Workshop finds solutions to challenges facing military school children
February 9, 2010
USAG RED CLOUD, Republic of Korea - Parents meet at the education center here to participate in a seminar and workshop that focused on transition issues and transitional resources for children of military parents.
Given by the Military Child Education Coalition, and coordinated by Marie Johnson, U.S Army Garrison Red Cloud child and youth services coordinator, the Feb. 3 event was a must as "Military Families move an average of seven times in their lifetime," Johnson said. "We want parents to (assist) their children for smoother moves in the future."
The program opened with a personal address from Col. Larry 'Pepper' Jackson, commander of USAG Red Cloud.
"I am a product of the DoDDS school system," said Jackson. "My two children go to DoDDS schools in Yongsan."
Noting that this "is our first Parent-to-Parent meeting," the colonel said: "There have been tremendous changes in Area I. Who would ever think we would have an elementary school here' If someone asked me that question two years ago, I would have said no.
"We now have a school, which will open this year in August. It is a DoDDS-Korea school for kindergarten through eighth grade. We have a child development center, which also will open soon. We will have child and youth services here and at Casey; children will have something to do before and after school."
Wanting to address "the younger folks first," Jackson acknowledged "growing up in the Army has tremendous challenges."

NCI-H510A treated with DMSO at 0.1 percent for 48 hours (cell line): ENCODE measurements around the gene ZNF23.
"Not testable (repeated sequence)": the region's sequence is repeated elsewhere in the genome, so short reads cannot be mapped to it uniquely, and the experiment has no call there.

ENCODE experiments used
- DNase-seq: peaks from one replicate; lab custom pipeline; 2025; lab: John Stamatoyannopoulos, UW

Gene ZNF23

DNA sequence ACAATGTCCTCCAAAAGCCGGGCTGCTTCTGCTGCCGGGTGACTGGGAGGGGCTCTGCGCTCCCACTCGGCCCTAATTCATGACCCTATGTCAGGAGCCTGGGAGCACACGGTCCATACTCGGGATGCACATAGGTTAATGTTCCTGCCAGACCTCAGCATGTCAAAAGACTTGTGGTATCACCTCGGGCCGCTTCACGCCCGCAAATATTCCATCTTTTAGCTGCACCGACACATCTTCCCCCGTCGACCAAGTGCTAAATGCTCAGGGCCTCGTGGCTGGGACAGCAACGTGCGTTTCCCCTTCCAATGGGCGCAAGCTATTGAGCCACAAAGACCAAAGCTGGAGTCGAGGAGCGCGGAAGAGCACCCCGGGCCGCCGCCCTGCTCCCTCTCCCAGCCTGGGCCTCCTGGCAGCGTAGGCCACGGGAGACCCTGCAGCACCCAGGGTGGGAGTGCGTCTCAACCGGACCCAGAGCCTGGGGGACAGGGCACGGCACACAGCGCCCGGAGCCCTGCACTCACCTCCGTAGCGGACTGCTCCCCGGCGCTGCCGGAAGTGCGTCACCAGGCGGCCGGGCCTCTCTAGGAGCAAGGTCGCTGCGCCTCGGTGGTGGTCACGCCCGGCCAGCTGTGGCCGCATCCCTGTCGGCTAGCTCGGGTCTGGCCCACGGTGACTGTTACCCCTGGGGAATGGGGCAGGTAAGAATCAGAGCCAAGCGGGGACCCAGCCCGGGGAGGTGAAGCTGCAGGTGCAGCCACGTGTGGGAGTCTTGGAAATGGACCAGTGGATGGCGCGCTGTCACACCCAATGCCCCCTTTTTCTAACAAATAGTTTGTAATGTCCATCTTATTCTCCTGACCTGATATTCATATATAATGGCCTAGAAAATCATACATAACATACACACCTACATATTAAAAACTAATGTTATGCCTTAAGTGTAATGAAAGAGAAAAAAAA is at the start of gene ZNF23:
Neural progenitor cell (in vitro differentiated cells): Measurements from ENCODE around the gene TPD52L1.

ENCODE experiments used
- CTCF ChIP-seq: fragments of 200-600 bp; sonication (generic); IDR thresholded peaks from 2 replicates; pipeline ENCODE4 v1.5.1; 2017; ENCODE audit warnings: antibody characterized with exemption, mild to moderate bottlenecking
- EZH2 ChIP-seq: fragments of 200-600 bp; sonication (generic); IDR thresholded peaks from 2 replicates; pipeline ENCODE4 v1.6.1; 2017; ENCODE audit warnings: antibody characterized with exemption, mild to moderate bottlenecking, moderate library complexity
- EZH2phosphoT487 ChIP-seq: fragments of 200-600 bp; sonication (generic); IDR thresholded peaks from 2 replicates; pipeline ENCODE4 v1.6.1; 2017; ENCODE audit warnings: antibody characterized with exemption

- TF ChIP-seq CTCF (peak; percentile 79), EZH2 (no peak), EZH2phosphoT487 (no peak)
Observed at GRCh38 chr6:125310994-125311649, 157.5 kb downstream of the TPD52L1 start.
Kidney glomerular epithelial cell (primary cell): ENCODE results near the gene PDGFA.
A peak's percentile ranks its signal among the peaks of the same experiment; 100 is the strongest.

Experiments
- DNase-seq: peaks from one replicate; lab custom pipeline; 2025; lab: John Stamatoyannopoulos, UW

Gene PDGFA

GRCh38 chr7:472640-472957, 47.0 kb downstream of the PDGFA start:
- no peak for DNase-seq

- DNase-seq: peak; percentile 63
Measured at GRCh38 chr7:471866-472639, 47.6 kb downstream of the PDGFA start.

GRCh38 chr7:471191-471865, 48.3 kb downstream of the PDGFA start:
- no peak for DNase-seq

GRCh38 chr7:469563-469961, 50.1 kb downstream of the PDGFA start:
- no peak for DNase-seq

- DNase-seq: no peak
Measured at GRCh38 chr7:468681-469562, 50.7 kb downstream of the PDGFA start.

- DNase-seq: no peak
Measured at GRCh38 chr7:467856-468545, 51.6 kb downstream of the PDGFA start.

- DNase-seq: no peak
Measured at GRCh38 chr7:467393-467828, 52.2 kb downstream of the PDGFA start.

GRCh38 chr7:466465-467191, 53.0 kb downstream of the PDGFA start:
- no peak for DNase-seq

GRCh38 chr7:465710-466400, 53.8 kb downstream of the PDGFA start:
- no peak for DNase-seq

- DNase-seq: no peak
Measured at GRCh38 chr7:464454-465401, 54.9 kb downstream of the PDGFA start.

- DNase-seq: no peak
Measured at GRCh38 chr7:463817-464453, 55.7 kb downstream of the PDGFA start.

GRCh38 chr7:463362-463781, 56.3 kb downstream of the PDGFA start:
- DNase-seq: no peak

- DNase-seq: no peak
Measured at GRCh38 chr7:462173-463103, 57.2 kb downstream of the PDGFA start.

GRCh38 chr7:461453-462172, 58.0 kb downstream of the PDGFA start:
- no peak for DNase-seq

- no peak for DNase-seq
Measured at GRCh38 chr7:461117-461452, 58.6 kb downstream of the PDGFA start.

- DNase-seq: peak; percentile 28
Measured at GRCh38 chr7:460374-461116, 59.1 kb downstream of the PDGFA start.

"In the past, he said, "we did not have such things as Parent-to-Parent workshops, even though our parents wanted us to succeed as much as your parents do today."
The first in his family to attend college, Jackson told the young attendees: "My academic foundations started just as yours have done. It is hard ... because, unlike other students, you do not stay in the same community in your school years. It is hard because you will move to a new school and community every one to two years."
Jakcson explained to the students that participation by the Military Child Education Coalition will play a role in their future, "because you will benefit from their many years of experience with guiding military school children in their academic development."
"As you go into these breakout groups," he stressed, "take as much information as you can from the team because your graduation is quickly approaching."
Wanting to give their sons and daughters a head start on the road to academic success, parents of children from birth to 5 years of age discussed early-learning and developing plans to build literacy, science and math activities into fun activities around the house.
Parents of middle- and high-school students focused on a suggested curriculum that would ensure both an on-time graduation and a competitive resume for college applicants; importance of parents involvement in developing an academic plan; importance of course rigor; motivating students; skills necessary for success beyond high school; college application process; and transitioning issues specific to middle and high school students.